The Town of Dearing recently got a scare from the U.S. Department of Agriculture.
After receiving a letter from USDA -- whose grants and loans funded the water and sewer projects in the south end of the county -- the town thought its sewer system revenue might not be enough to cover the cost of operation.
Thomson City Administrator Bob Flanders met with the Dearing City Council last Monday night to help explain the letter and discuss possible solutions.
"It was a kind of a standard letter from USDA that, when you read it, you don't really even have to reply to it, but I was actually replying to it," Mr. Flanders said. "One of the questions in the letter had to do with their accounts receivable. I've done some research, and they don't really have an accounts receivable problem."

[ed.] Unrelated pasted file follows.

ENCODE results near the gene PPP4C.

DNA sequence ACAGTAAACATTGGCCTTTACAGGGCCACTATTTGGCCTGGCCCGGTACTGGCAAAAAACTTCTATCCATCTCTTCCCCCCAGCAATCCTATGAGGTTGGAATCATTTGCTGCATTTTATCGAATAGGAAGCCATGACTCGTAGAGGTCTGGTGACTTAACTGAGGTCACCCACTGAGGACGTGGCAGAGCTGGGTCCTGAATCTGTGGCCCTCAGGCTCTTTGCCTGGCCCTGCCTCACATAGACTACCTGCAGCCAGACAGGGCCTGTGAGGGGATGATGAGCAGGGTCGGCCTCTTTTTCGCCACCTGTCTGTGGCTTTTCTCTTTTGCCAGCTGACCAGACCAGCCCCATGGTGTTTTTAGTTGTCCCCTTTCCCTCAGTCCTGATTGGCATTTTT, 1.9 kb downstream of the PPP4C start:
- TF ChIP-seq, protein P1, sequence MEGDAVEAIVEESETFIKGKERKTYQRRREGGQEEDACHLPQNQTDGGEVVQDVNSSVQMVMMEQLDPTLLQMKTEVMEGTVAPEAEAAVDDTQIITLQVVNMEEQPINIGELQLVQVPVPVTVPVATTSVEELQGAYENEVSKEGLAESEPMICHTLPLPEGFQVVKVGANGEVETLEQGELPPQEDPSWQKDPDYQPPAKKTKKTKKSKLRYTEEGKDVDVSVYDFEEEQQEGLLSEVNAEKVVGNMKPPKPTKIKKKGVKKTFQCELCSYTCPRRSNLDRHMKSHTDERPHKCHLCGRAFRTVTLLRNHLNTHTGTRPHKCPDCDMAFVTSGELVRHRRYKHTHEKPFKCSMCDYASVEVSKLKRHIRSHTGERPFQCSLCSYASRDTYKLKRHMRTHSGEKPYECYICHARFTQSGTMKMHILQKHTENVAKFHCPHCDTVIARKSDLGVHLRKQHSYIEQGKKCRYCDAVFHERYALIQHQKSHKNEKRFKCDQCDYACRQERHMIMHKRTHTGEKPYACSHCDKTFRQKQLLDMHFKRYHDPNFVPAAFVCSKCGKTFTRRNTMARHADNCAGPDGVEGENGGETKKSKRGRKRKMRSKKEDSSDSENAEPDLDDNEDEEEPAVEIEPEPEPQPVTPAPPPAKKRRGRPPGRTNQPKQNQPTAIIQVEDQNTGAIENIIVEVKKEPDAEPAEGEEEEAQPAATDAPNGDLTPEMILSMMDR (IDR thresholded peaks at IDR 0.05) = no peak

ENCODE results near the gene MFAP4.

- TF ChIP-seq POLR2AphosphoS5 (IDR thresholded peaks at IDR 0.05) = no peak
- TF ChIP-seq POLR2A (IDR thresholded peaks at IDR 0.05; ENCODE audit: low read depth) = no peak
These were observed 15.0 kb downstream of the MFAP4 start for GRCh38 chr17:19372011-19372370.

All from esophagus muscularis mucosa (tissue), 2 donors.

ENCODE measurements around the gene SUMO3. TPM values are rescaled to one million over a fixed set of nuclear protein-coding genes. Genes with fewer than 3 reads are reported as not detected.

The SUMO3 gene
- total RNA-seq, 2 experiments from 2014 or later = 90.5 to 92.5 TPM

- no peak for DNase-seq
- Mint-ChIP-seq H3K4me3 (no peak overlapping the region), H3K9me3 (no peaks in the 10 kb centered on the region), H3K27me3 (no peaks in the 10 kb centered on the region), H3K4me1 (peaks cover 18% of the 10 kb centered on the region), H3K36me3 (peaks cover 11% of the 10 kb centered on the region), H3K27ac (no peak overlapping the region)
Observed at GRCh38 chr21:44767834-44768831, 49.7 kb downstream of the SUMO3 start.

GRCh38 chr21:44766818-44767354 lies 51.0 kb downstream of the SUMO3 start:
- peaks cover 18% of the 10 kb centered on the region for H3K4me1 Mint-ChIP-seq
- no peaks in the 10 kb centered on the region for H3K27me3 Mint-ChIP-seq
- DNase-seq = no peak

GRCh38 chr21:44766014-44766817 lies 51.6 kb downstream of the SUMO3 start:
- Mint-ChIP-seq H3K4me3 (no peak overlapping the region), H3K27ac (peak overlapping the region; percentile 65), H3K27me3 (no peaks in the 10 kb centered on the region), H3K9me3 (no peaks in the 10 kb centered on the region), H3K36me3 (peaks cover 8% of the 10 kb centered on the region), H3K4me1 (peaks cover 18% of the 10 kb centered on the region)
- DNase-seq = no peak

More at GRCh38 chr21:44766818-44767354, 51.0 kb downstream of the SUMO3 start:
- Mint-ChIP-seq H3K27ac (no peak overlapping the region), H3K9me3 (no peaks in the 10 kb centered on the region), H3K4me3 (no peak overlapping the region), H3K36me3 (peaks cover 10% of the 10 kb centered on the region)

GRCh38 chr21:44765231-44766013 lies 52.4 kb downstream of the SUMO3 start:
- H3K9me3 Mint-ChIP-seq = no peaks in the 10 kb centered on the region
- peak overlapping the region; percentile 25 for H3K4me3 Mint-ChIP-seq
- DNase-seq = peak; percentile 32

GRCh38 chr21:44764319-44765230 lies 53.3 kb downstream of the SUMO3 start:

It turned out that the concerns had already been addressed by a council vote last year to raise sewer rates inside Dearing by $6 a month and pay for the rest of the shortfall from the general fund.
"We've decided to just stay with what we've got right now," said Dearing Mayor Ralph Menees. "(The Department of Community Affairs) had given us permission to do what we were doing some time ago, they just didn't recommend it."
The USDA letter, according to Mayor Menees, pointed out that the procedure approved by the city council was not the "usual policy, but it is permissible." Mr. Flanders said the letter was simply to get officials to consider raising rates or lowering expenses.
"Until such time as they have a lot more growth down there or we refinance, they're always going to be right on the edge with USDA, but they're going to be OK." he said.
Mr. Flanders used the remainder of his visit to Dearing to bring the city council members up to date on the history of the system and to go over the revenues and rate structure for the town's portion of the sewer system.